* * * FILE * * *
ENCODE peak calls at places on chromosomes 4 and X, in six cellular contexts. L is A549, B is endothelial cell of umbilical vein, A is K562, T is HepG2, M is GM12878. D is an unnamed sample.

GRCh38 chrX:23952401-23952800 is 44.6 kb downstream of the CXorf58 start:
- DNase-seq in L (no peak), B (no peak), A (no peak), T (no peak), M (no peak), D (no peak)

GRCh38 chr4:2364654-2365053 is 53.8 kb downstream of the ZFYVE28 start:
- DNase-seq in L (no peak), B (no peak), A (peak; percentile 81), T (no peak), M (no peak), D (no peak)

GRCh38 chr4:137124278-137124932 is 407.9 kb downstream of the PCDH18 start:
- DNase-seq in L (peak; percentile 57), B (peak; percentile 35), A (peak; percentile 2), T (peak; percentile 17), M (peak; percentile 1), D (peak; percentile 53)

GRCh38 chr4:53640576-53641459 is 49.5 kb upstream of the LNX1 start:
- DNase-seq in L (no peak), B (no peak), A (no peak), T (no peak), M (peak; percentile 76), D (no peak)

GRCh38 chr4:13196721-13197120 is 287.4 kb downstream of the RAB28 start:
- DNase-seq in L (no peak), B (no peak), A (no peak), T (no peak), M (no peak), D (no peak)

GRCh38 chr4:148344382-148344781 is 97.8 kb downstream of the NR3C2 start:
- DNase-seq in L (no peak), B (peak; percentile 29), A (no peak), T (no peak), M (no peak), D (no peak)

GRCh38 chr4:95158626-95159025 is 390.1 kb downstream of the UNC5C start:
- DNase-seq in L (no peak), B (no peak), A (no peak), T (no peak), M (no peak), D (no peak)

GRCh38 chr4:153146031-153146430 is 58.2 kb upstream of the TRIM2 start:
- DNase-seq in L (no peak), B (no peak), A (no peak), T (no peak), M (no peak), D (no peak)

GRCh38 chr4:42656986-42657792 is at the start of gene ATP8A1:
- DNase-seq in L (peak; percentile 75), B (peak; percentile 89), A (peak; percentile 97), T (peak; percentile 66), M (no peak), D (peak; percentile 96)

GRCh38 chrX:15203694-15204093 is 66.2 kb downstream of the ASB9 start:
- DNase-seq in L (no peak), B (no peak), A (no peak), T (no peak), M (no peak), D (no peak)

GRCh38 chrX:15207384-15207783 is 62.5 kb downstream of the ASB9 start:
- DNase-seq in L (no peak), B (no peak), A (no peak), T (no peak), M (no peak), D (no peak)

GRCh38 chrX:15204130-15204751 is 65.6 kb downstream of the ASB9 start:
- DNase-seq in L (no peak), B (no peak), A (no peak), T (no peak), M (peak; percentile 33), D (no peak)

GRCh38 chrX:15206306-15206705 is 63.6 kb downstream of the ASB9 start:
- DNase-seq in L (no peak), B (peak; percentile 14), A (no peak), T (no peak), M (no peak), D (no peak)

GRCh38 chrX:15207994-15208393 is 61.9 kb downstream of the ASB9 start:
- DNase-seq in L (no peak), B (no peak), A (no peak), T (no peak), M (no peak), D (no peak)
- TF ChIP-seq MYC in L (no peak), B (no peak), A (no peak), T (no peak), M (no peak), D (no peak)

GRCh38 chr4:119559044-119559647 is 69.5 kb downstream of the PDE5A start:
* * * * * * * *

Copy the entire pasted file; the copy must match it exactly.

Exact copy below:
ENCODE peak calls at places on chromosomes 4 and X, in six cellular contexts. L is A549, B is endothelial cell of umbilical vein, A is K562, T is HepG2, M is GM12878. D is an unnamed sample.

GRCh38 chrX:23952401-23952800 is 44.6 kb downstream of the CXorf58 start:
- DNase-seq in L (no peak), B (no peak), A (no peak), T (no peak), M (no peak), D (no peak)

GRCh38 chr4:2364654-2365053 is 53.8 kb downstream of the ZFYVE28 start:
- DNase-seq in L (no peak), B (no peak), A (peak; percentile 81), T (no peak), M (no peak), D (no peak)

GRCh38 chr4:137124278-137124932 is 407.9 kb downstream of the PCDH18 start:
- DNase-seq in L (peak; percentile 57), B (peak; percentile 35), A (peak; percentile 2), T (peak; percentile 17), M (peak; percentile 1), D (peak; percentile 53)

GRCh38 chr4:53640576-53641459 is 49.5 kb upstream of the LNX1 start:
- DNase-seq in L (no peak), B (no peak), A (no peak), T (no peak), M (peak; percentile 76), D (no peak)

GRCh38 chr4:13196721-13197120 is 287.4 kb downstream of the RAB28 start:
- DNase-seq in L (no peak), B (no peak), A (no peak), T (no peak), M (no peak), D (no peak)

GRCh38 chr4:148344382-148344781 is 97.8 kb downstream of the NR3C2 start:
- DNase-seq in L (no peak), B (peak; percentile 29), A (no peak), T (no peak), M (no peak), D (no peak)

GRCh38 chr4:95158626-95159025 is 390.1 kb downstream of the UNC5C start:
- DNase-seq in L (no peak), B (no peak), A (no peak), T (no peak), M (no peak), D (no peak)

GRCh38 chr4:153146031-153146430 is 58.2 kb upstream of the TRIM2 start:
- DNase-seq in L (no peak), B (no peak), A (no peak), T (no peak), M (no peak), D (no peak)

GRCh38 chr4:42656986-42657792 is at the start of gene ATP8A1:
- DNase-seq in L (peak; percentile 75), B (peak; percentile 89), A (peak; percentile 97), T (peak; percentile 66), M (no peak), D (peak; percentile 96)

GRCh38 chrX:15203694-15204093 is 66.2 kb downstream of the ASB9 start:
- DNase-seq in L (no peak), B (no peak), A (no peak), T (no peak), M (no peak), D (no peak)

GRCh38 chrX:15207384-15207783 is 62.5 kb downstream of the ASB9 start:
- DNase-seq in L (no peak), B (no peak), A (no peak), T (no peak), M (no peak), D (no peak)

GRCh38 chrX:15204130-15204751 is 65.6 kb downstream of the ASB9 start:
- DNase-seq in L (no peak), B (no peak), A (no peak), T (no peak), M (peak; percentile 33), D (no peak)

GRCh38 chrX:15206306-15206705 is 63.6 kb downstream of the ASB9 start:
- DNase-seq in L (no peak), B (peak; percentile 14), A (no peak), T (no peak), M (no peak), D (no peak)

GRCh38 chrX:15207994-15208393 is 61.9 kb downstream of the ASB9 start:
- DNase-seq in L (no peak), B (no peak), A (no peak), T (no peak), M (no peak), D (no peak)
- TF ChIP-seq MYC in L (no peak), B (no peak), A (no peak), T (no peak), M (no peak), D (no peak)

GRCh38 chr4:119559044-119559647 is 69.5 kb downstream of the PDE5A start: